Today’s fin de siècle mood has prompted a desire to redefine erotica and explain the geisha beyond the carefully constructed confection of her form. There seems to be a need to humanise the sexual fantasy created from, if not exactly the dehumanisation of a woman, then the enhancement and exaggeration of all that the 18th-century Japanese male desired, while discarding everything he found tiresome, in a wife most probably acquired through arrangement. Golden’s Memoirs of a Geisha (1997) spurred this current fascination. His first person narrative of a geisha exiled without her true love and reviewing her life through her interlocutor, Dr Haarhuis, even caught the imagination of Steven Spielberg. As Golden shows, throughout the 20th century, the geisha, or her imaginary Japanese sister, continued to seduce Western writers (some works remain classified as ‘cupboard books’ in the British Library) and film-makers: Jack Cardiff’s My Geisha (1962), in which Shirley MacLaine becomes a geisha, Françoise Truffaut’s Bed and Board (1970) or Peter Greenaway’s Pillow Book (1996), for example.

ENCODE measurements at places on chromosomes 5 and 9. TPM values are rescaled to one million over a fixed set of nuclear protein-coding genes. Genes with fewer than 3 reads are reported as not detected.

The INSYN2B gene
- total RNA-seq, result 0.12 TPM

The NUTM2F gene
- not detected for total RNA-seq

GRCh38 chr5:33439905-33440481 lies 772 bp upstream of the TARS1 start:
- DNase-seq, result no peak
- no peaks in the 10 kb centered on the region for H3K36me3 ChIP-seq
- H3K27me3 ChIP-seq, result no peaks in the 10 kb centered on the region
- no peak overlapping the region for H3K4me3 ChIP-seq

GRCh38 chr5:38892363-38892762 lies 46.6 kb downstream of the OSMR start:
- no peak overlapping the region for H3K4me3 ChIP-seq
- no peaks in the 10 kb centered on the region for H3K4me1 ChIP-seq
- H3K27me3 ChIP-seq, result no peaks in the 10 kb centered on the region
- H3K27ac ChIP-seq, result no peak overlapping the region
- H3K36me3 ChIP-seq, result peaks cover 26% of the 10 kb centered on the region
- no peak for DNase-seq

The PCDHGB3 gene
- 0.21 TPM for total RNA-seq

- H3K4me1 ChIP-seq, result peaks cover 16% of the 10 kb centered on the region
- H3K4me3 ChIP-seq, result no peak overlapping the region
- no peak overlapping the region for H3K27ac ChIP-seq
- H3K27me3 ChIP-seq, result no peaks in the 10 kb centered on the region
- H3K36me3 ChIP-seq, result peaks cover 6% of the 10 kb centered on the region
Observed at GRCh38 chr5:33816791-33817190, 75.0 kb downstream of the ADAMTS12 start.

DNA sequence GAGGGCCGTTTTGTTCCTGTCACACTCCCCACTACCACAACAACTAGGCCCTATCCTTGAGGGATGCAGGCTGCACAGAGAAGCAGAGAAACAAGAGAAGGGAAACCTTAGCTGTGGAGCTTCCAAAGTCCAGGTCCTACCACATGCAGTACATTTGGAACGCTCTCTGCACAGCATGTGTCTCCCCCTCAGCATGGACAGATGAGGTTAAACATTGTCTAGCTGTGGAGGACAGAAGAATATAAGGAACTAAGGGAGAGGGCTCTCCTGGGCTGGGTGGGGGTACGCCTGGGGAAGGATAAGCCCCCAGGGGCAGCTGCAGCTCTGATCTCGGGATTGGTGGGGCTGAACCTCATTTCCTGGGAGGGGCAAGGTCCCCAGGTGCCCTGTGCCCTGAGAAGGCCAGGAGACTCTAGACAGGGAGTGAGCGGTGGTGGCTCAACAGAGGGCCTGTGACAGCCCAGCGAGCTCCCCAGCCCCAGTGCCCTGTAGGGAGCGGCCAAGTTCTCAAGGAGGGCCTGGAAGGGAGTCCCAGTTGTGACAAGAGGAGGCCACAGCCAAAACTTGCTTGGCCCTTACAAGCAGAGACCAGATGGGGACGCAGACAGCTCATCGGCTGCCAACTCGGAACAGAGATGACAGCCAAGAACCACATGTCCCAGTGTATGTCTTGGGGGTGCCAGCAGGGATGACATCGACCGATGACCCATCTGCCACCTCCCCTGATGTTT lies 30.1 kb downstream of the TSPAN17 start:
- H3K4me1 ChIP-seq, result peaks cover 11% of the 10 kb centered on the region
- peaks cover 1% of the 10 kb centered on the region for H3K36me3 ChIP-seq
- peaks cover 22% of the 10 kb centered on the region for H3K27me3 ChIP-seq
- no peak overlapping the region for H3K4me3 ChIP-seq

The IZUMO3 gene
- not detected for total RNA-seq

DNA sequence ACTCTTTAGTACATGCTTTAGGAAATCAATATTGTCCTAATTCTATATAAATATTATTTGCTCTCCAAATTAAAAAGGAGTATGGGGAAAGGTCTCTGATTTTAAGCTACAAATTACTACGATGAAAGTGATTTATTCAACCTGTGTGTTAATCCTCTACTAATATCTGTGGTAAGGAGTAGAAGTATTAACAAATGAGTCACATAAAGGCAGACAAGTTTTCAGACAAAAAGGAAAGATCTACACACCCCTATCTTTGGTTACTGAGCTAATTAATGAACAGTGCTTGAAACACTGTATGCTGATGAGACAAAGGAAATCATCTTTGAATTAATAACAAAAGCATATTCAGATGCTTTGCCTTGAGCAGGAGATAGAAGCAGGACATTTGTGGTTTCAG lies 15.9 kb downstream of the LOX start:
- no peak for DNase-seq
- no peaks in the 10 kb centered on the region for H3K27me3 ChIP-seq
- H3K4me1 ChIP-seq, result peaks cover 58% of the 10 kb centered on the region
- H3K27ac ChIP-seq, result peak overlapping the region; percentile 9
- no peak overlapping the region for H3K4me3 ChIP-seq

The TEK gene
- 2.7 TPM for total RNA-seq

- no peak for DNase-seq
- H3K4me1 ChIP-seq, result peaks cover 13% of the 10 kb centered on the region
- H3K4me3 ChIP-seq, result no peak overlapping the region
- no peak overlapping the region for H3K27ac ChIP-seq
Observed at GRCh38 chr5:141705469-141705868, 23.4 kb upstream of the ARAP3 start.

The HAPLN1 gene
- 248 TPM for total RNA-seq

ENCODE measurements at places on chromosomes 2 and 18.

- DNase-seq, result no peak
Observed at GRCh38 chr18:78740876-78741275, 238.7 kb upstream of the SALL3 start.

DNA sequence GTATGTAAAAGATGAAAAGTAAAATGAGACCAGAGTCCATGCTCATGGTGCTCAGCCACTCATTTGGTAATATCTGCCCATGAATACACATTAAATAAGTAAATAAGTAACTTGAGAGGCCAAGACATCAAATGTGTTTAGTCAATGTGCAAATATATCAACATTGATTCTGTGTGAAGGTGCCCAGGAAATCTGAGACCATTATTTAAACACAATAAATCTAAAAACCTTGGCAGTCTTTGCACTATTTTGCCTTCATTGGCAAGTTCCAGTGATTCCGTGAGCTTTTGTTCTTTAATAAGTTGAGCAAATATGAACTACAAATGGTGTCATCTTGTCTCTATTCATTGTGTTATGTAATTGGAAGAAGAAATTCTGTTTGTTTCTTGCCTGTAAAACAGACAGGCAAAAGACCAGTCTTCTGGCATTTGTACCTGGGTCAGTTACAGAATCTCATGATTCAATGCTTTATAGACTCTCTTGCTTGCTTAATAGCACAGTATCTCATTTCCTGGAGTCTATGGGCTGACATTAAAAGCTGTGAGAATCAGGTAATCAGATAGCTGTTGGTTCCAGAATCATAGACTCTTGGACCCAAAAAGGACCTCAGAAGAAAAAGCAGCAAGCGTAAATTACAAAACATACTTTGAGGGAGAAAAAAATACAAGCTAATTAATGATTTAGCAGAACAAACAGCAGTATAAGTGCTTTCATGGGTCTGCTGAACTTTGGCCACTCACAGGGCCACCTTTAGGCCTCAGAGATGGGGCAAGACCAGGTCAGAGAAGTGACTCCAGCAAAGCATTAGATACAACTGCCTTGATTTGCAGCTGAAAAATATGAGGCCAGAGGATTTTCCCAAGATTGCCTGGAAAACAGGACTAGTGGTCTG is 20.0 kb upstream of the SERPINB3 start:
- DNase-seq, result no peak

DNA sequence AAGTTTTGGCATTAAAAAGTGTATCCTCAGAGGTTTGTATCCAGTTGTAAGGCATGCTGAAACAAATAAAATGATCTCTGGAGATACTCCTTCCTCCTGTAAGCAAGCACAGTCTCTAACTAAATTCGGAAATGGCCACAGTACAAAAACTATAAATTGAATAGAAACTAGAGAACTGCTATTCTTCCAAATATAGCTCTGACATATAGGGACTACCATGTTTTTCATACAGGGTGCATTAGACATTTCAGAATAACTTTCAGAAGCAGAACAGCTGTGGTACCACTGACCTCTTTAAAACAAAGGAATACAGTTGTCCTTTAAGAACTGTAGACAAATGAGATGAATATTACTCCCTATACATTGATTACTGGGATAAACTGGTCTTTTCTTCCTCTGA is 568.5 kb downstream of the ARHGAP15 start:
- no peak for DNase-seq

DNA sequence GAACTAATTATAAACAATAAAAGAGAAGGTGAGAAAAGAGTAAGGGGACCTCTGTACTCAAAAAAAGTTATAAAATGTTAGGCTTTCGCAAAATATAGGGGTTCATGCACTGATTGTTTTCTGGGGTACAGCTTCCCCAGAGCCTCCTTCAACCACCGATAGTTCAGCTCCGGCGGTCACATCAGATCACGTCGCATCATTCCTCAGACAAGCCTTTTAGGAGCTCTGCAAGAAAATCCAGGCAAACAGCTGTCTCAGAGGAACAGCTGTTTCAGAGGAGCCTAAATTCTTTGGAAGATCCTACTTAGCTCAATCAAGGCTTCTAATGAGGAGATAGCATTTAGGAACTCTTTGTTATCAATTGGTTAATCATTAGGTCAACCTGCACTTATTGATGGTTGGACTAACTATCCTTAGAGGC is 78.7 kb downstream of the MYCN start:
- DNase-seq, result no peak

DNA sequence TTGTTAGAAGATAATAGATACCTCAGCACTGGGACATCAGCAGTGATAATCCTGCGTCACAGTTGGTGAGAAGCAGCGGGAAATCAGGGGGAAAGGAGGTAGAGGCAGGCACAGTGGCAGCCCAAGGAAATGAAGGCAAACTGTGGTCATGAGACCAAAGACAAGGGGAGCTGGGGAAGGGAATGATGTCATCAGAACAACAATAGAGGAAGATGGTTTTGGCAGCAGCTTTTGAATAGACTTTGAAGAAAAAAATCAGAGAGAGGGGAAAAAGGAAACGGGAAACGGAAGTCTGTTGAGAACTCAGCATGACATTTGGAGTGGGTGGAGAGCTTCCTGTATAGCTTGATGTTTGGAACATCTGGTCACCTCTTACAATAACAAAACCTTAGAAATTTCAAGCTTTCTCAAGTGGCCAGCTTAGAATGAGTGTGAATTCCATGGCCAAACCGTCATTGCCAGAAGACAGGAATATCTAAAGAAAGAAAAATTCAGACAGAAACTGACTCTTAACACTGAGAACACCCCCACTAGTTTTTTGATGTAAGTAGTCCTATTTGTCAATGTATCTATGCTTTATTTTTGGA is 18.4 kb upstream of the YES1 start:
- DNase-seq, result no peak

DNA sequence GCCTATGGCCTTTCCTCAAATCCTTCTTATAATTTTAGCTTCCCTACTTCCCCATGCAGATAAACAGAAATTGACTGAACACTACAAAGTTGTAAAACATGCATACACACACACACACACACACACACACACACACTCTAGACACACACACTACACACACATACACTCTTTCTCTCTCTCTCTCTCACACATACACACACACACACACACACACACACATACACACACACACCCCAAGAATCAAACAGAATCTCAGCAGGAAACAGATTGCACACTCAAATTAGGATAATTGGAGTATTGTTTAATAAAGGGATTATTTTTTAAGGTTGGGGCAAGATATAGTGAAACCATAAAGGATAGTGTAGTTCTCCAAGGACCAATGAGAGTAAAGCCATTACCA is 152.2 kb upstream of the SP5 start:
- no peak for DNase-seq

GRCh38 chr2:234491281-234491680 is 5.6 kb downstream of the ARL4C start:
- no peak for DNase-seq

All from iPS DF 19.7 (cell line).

Last autumn, clad in the geisha’s scarlet under-kimono for her video of Nothing Really Matters (1999), Madonna usurped not Golden’s passive heroine, but the conniving character of Hatsumomo. Channel 4 presented a moody rain-soaked documentary reminiscent of both the blue-grey twilight of late 19th-century woodcuts and Bladerunner (1982), focusing on the sleazy side of today’s floating world inhabited by the Kyoto geisha. Timon Screech’s book on erotica, Shunga: katate de yomu edo no e (Edo pictures for reading with one hand), published in English as Sex and the Floating World: Erotic Images in Japan, 1700-1820 (1999) has sold widely beyond academic circles. Meanwhile, Topsy Turvy (1999), Mike Leigh’s excruciatingly authentic film about Gilbert and Sullivan’s gestation of The Mikado, revives our acquaintance with the geisha-inspired musical comediennes, The Three Little Maids, who established the motif for Japanese womankind in the West. One hundred years later, in 1986, Princess Diana, upon receiving the gift of a kimono, immediately held it to her figure and tottered forward ‘Fill’d to the brim with girlish glee’ in a caricature of Gilbert and Sullivan’s Yum-Yum.